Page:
“You are not your bra size, nor are you the width of your waist, nor are you the slenderness of your calves. You are not your hair color, your skin color, nor are you a shade of lipstick. Your shoe size is of no consequence. You are not defined by the amount of attention you get from males, females, or any combination thereof. You are not the number of sit-ups you can do, nor are you the number of calories in a day. You are not your mustache. You are not the hair on your legs. You are not a little red dress. You are no amalgam of these things. You are the content of your character. You are the ambitions that drive you. You are the goals that you set. You are the things that you laugh at and the words that you say. You are the thoughts you think and the things you wonder. You are beautiful and desirable not for the clique you attend, but for the spark of life within you that compels you to make your life a full and meaningful one. You are beautiful not for the shape of the vessel, but for the volume of the soul it carries.”—(via kassiedawn)
The interim chapters in the Grapes of Wrath are comprised of some of the most beautiful writing I've ever read.
Especially chapter 9, which in my worn, dog-eared copy is the most highlighted and annotated. :
"Well, take it—all junk—and give me five dollars. You’re not buying only junk, you’re buying junked lives. And more—you’ll see—you’re buying bitterness. Buying a plow to plow your own children under, buying the arms and spirits that might have saved you. Five dollars, not four. I can’t haul ‘em back—Well, take ‘em for four. But I warn you, you’re buying what will plow your own children under. And you won’t see. You can’t see. Take ‘em for four. Now, what’ll you give for the team and wagon? Those fine bays, matched they are, matched in color, matched the way they walk, stride to stride. In the stiff pull—straining hams and buttocks, split-second timed together. And in the morning, the light on them, bay light. They look over the fence sniffing for us, and the stiff ears swivel to hear us, and the black forelocks! I’ve got a girl. She likes to braid the manes and forelocks, puts little red bows on them. Likes to do it. Not any more. I could tell you a funny story about that girl and that off bay. Would make you laugh. Off horse is eight, near is ten, but might of been twin colts the way they work together. See? The teeth. Sound all over. Deep lungs. Feet fair and clean. How much? Ten dollars? For both? And the wagon—Oh, Jesus Christ! I’d shoot ’em for dog feed first. Oh, take ‘em! Take ‘em quick, mister. You’re buying a little girl plaiting the forelocks, taking off her hair ribbon to make bows, standing back, head cocked, rubbing the soft noses with her cheek. You’re buying years of work, toil in the sun; you’re buying a sorrow that can’t talk. But watch it, mister. There’s a premium goes with this pile of junk and the bay horses—so beautiful—a packet of bitterness to grow in your house and to flower, some day. We could have saved you, but you cut us down, and soon you will be cut down and there’ll be none of us to save you. And the tenant men came walking back, hands in their pockets, hats pulled down. Some bought a pint and drank it fast to make the impact hard and stunning. But they didn’t laugh and they didn’t dance. They didn’t sing or pick the guitars. They walked back to the farms, hands in pockets and heads down, shoes kicking the red dust up.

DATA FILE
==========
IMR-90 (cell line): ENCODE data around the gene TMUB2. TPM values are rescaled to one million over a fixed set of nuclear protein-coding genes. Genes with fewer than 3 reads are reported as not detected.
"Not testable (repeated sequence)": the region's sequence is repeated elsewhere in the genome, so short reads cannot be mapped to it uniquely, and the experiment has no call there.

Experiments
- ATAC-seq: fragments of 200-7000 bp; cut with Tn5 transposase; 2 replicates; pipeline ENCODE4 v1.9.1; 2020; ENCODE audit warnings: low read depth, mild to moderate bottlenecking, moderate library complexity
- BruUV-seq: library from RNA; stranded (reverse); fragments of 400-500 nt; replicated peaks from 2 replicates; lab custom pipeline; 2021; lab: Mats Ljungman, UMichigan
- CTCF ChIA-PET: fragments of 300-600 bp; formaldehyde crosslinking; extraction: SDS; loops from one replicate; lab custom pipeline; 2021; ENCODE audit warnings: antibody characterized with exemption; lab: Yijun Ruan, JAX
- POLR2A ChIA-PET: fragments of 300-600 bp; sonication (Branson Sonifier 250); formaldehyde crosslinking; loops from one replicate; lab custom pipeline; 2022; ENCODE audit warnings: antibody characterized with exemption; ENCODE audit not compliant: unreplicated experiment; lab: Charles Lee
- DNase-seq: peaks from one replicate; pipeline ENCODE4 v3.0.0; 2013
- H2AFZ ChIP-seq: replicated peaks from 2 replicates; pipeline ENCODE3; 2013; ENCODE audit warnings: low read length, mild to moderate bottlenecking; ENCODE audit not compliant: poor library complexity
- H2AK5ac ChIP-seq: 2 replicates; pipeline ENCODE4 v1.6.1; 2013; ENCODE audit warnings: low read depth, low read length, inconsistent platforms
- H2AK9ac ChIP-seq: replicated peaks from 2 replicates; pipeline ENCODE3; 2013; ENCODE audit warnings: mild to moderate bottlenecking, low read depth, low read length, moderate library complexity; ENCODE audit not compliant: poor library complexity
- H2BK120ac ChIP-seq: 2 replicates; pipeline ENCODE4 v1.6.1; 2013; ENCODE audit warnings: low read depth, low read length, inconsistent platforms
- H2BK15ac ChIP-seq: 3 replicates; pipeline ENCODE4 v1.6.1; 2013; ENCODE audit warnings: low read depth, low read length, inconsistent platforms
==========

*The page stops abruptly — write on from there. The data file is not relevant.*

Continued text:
Maybe we can start again, in the new rich land—in California, where the fruit grows. We’ll start over.
But you can’t start. Only a baby can start. You and me—why, we’re all that’s been. The anger of a moment, the thousand pictures, that’s us. This land, this red land, is us; and the flood years and the dust years and the drought years are us. We can’t start again. The bitterness we sold to the junk man—he got it all right, but we have it still. And when the owner men told us to go, that’s us; and when the tractor hit the house, that’s us until we’re dead. To California or any place—every one a drum major leading a parade of hurts, marching with our bitterness. And some day—the armies of bitterness will all be going the same way. And they’ll all walk together, and there’ll be a dead terror from it.”
I find this hilarious, because even though I got things this Christmakkuh that I'd been wanting and lusting over for a really long time, the best thing about today was getting drunk with my mom and brother off bellinis and feeding my dog green beans. It's not about the gifts, people!
i'm getting an ipad and a laptop and $300 worth of clothes and...